Methadone Treatment Controversy: Options for Treatment

Posted on :  July 18th, 2016  |  By :  towardsrecovery

Drug addiction is a serious issue in North America and all over the world. Addiction tears apart families and friendships, it destroys businesses and careers, and it seems that no cure is in sight. Those suffering from addiction often try anything and everything to overcome the debilitating problem.

While most people would accept any treatment option that will help them break their addiction, there are a handful of treatments that are considered controversial. It is easy to look at the options and ask what else there for the people who are suffering from problems with heroin and other opioids destroying their lives.

Controversies with Methadone and Suboxone

Two of the most controversial substances used to fight opioid addiction include methadone and suboxone. These are prescription opioids given to addicts so they can successfully make it through the painful withdrawal symptoms that come from stopping heroin use. The idea behind methadone treatments is that the drug will help heroin addicts stop their lifestyle of often leads to crime, poverty, and sickness. Since methadone does not have the same side effects that heroin has, it has been applauded by physicians and drug rehab professionals.

Methadone has become so controversial for a handful of reasons. The biggest is because methadone is just as addictive as other opioids. Instead of “curing” the addiction to heroin, methadone simply replaces the addiction. When former heroin addicts try to wean off of methadone, they still struggle with symptoms that are severe and painful.

Many addicts are given Suboxone instead, because its addiction factor is lower than that of methadone. Instead of really curing the addiction, methadone and Suboxone mask the symptoms. For some addicts, this is enough for them. For others, they want to be completely free of needing any drugs, whether prescribed or not. While the prescription drugs can give relief in the short term, they are still addictive.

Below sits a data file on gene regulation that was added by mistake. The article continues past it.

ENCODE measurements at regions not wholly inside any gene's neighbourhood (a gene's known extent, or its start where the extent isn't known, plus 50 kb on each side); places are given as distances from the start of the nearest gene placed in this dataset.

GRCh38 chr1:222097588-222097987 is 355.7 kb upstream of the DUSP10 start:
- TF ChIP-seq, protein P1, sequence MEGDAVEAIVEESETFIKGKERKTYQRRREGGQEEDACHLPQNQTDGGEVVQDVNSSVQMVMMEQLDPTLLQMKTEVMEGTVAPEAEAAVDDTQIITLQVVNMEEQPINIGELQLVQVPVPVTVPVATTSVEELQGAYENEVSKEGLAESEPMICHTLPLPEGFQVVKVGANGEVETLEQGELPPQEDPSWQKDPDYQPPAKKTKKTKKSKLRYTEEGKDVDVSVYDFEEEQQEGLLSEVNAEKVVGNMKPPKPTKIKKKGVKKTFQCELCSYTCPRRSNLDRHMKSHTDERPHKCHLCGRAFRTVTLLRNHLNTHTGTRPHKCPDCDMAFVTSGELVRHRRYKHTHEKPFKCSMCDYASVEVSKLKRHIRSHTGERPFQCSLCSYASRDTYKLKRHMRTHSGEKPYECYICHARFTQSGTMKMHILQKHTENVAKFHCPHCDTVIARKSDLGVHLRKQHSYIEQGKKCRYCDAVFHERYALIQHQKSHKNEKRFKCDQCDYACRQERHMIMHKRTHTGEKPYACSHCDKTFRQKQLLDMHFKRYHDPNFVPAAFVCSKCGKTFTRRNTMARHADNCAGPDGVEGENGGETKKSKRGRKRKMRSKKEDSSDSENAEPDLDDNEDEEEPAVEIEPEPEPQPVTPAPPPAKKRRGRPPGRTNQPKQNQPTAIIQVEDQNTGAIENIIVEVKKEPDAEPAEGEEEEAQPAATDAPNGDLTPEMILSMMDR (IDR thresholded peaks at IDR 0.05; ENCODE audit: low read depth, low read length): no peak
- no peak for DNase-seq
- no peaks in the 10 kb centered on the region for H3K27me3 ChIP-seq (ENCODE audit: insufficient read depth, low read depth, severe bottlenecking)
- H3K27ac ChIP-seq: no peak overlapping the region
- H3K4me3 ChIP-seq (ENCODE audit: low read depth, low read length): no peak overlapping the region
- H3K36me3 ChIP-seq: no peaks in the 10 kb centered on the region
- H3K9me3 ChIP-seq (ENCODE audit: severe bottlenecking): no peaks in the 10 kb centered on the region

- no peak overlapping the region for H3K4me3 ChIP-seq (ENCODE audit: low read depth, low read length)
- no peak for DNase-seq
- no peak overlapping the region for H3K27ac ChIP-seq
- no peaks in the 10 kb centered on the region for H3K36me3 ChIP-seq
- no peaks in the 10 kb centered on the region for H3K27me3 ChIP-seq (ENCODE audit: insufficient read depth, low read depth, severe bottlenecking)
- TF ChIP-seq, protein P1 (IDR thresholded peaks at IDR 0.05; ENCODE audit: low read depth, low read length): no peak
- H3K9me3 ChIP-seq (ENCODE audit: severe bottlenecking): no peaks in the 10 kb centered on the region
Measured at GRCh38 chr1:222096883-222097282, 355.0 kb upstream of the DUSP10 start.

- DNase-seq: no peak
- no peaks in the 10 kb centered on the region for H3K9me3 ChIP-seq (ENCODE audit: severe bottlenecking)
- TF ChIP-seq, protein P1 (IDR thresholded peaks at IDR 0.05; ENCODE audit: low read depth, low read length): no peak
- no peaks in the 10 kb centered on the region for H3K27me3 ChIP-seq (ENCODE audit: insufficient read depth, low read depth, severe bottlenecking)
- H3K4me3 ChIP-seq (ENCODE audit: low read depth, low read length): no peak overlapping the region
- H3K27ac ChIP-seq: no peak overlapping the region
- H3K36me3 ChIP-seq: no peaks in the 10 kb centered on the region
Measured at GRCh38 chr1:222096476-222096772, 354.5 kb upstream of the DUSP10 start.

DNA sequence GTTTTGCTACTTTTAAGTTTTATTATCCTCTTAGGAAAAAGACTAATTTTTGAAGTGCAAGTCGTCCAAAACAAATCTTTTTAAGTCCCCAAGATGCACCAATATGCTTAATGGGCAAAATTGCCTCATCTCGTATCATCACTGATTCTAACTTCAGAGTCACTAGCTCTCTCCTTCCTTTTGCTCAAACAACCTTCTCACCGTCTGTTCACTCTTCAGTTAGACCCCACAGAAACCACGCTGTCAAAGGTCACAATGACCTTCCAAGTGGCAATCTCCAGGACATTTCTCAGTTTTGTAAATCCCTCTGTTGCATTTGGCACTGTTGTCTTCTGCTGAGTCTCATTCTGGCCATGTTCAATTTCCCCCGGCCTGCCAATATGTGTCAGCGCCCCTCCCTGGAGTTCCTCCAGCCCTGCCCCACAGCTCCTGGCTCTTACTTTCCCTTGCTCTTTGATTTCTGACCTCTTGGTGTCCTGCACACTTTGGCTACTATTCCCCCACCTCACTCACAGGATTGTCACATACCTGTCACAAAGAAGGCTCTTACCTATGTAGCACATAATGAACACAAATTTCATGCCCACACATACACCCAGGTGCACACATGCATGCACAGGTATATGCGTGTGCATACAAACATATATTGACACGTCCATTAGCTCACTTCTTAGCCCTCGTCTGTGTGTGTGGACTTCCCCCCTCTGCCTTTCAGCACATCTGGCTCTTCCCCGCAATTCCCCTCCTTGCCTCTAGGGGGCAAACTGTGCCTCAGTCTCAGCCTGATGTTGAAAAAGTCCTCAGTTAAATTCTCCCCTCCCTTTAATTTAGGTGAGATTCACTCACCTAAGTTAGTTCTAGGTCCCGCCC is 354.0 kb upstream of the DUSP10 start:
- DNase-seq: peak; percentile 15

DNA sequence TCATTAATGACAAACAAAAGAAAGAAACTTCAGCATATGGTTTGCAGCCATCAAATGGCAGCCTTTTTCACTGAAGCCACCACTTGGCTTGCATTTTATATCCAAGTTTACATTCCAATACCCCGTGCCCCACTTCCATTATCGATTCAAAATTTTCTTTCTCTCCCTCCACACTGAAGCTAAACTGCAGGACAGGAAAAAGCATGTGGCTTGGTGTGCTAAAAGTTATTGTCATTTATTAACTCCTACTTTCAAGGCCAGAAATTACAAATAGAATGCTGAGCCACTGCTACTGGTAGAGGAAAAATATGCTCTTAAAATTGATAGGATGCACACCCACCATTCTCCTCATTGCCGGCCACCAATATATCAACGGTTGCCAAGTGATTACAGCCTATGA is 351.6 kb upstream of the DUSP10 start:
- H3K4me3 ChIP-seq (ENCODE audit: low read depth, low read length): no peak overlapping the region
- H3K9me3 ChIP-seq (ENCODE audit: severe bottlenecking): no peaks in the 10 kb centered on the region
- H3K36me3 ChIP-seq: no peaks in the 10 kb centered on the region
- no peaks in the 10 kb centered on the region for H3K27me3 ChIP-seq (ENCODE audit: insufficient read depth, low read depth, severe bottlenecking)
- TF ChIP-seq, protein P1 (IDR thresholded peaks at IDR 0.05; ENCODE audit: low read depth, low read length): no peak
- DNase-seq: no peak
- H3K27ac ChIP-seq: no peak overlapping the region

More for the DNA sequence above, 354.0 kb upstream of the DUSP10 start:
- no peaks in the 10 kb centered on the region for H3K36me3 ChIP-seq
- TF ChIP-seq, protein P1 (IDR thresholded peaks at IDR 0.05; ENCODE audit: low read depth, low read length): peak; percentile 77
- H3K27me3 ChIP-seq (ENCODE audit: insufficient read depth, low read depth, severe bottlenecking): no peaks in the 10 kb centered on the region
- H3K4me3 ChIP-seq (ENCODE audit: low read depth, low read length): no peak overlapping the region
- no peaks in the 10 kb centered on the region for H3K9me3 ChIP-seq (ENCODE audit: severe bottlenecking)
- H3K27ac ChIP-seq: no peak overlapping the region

Along with the other controversies, staying on methadone for a long term therapy is frowned upon, too. It is best for addicts to have talking therapy and other treatments instead of just taking medications. Addicts can be treated for a short time with methadone or Suboxone.

Using Heroin to Treat Heroin

Along with the controversial treatment of methadone, some heroin addicts are actually treated with heroin. This is usually a last resort, but since the withdrawal symptoms are so painful, heroin addicts are often in such a poor state of mind that they cannot function at all. With a controlled amount of heroin, addicts can become stable and become receptive to other, less controversial treatment options. This treatment is controversial because of the fact that heroin is an illegal drug. There are not many recognized medical purpose and it has extremely dangerous side effects, especially overdoses and death.

Some addicts are treated with LSD. Those who have taken the drug for treatment of addiction have reported that they actually see their addiction in a new way. While this is not a medical reason for using LSD for treating addiction, it is still used occasionally. This is a controversial option for addiction treatment because no one knows exactly how a patient will respond to an LSD trip. This Schedule 1 substance has too many risks and not enough proof that it actually helps.

Stimulating the Brain to Reduce Addictions

One other treatment that has caused a serious amount of controversy is Deep Brain Stimulation. This is a surgical treatment that is designed to stimulate the brain with a little device. The treatment is often used for epilepsy because the electrical impulses slow the effects that cause seizures. The treatment is controversial because it is surgical. Anytime the brain is operated on, there are potential complications like hemorrhages and infections.

At Towards Recovery Clinics, we can help addicts work their way back to a healthy, addiction-free lifestyle. Contact us at 905-527-2042 for more information.

Who We Serve ?

  • Individuals using/abusing street narcotics (e.g. heroin).
  • Patients abusing prescription narcotics(i.e., Codeine, Talwin, Percocet/Percodan, Dilaudid, Morphine or Demerol, et cetera).
  • Individuals displaying any of the following behaviours: Compulsive drug use or drug seeking/craving.